Angelenos are no stranger to high price tags, but with the Chartwell home listing for a record $350 million, has the bar been raised cartoonishly high?
Talk of Mr. Gucci, clients demanding bulletproof windows and the record-breaking Playboy mansion sale were among the topics that bounced around the Bank of America Plaza auditorium at The Real Deal’s first Los Angeles forum, where residential industry leaders came together to discuss the state of the market.
With a massive influx of global capital flowing into L.A., the city has become a luxury destination to rival the likes of New York and London, brokers said. But how much is too much, and how can brokers and developers stay realistic?
“The agents are telling developers what they want to hear and not what the reality is,” said Mauricio Umansky, co-founder of the Agency. Umansky said that when there was such a disconnect between asking prices and what buyers will pay, even a massive sale will end up looking like a defeat.
“When you hear that a $300 million house ends up selling for $100 million, the news is that you sold it for $200 million less,” he said.
“The luxury market is very fickle,” said Ben Bacal of Rodeo Realty, who said buyers want an increasingly demanding list of home features that includes bulletproof windows. “Los Angeles is coming up, but it’s slow.”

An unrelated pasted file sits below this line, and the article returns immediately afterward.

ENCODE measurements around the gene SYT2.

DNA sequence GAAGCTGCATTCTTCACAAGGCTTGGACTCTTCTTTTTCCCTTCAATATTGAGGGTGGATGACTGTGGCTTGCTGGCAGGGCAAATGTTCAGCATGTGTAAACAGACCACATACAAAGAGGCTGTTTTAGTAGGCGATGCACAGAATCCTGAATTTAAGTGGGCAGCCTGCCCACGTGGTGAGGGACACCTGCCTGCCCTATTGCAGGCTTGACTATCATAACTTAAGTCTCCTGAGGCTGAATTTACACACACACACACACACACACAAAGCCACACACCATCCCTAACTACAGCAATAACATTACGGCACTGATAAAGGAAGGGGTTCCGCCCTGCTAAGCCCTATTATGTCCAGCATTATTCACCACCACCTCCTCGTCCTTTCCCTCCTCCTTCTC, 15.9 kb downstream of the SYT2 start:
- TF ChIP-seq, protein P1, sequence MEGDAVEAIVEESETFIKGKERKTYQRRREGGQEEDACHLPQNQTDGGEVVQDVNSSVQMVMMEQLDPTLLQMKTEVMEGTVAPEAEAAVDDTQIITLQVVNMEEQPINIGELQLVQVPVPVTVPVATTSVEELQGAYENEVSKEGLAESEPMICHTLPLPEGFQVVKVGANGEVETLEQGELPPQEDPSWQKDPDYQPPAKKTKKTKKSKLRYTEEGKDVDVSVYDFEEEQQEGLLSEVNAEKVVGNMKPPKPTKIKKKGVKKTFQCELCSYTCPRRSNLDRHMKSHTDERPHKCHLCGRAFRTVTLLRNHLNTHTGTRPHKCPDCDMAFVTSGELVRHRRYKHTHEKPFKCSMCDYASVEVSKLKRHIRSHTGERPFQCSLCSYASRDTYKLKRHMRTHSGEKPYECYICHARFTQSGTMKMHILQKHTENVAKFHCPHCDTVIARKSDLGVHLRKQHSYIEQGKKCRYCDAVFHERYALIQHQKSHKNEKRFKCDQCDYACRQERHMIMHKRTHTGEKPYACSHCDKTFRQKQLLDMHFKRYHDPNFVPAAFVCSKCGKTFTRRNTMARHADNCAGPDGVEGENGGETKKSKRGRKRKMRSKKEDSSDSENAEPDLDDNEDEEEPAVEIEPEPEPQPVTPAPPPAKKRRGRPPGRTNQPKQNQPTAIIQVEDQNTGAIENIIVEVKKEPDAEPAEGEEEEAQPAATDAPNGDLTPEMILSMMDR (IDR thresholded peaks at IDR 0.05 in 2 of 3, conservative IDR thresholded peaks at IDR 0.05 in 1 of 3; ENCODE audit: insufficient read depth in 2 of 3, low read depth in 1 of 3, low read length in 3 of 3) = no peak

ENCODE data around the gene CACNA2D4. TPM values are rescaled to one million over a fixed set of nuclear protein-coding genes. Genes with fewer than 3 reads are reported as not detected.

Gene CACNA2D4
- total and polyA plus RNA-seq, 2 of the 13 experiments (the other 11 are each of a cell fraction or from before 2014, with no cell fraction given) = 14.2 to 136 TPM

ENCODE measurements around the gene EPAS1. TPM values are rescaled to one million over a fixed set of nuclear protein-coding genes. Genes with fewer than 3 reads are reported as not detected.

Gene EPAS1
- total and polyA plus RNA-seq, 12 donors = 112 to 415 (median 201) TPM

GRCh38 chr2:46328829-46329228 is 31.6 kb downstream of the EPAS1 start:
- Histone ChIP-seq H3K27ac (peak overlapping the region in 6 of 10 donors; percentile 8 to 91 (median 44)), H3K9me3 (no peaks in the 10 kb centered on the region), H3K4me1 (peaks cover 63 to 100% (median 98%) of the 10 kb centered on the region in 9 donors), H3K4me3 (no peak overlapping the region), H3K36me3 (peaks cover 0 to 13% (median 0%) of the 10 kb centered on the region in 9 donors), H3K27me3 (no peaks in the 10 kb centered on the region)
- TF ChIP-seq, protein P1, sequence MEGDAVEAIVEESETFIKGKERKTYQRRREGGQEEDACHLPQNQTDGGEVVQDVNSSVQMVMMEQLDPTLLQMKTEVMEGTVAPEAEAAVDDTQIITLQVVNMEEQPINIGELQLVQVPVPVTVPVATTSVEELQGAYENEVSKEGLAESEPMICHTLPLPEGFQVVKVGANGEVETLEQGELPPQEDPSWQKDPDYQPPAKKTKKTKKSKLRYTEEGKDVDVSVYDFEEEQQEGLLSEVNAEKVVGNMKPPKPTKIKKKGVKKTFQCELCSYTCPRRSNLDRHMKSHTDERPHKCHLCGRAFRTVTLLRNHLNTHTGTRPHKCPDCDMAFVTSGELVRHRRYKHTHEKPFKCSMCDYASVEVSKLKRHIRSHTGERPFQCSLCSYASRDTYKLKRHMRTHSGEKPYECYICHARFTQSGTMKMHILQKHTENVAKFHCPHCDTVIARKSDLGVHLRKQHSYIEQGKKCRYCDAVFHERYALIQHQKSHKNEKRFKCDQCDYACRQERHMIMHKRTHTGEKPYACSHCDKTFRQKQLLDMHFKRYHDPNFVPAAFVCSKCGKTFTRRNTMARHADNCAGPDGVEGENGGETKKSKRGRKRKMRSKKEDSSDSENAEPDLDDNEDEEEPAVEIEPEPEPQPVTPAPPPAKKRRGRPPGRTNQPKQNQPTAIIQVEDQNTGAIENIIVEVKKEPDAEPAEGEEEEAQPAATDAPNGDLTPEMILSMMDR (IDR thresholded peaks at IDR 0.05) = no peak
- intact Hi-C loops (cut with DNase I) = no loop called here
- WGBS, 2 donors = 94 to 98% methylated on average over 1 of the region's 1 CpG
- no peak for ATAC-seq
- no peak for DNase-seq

Rather than selling the “tangible value” of a property, listings are “selling the sizzle of L.A.,” said Kofi Nartey, who heads Compass’ sports and entertainment division. “We’re seeing a lot of these properties being priced [high] as a marketing strategy.”
Coldwell Banker’s Jade Mills advised agents to have the tough talk with their sellers.
“We all lost listings recently that we just couldn’t take and we’re just walking away from,” she said.
If you don’t walk away, said Michael Nourmand of Nourmand & Asssociates, you risk being the “the sacred cow that is going to be slaughtered” before the next brokerage gets the listing at a more reasonable price.
But despite the record asks, Aaron Kirman of John Aaroe Group argued the homes, on the basis of price per foot and amenities, offer more bang for their buck than other global hotspots.
“We’re still cheap compared to other cities,” said Kirman, who shared some of his tricks to finding new pockets of international wealth – such as tracking flight patterns and natural resource booms.
The conversation, moderated by TRD’s editorial director Hiten Samtani, then touched upon the flurry of consolidation happening in residential brokerage and how it impacts talent retention. This summer, Pacific Union swooped up Partners Trust, hot off the heels of acquiring John Aaroe Group, and New York-based Douglas Elliman bought Teles Properties.
“The consolidation is great — the purchase of Teles and the Pacific Union acquisitions made a lot of sense,” Umansky said. “L.A. has changed dramatically and that’s brought in new players.”
But with new entrants comes poaching. Residential brokers shared their comments on Compass, the venture-backed brokerage that made waves in L.A. by poaching top brokers — allegedly with huge signing bonuses.
Nartey, who routinely works with star athletes such as Stephen Curry, said that fewer than 3 percent of the agents that joined Compass were given signing bonuses. Nourmand said the financial incentives often manifested in different ways, such as through generous marketing budgets for new agents.
When Umansky, a critic of Compass’ poaching strategy, was asked to comment specifically on the brokerage, which he’s had choice words for before, he said: “I think it would be unfair for me to give my opinion without Robert Reffkin here.”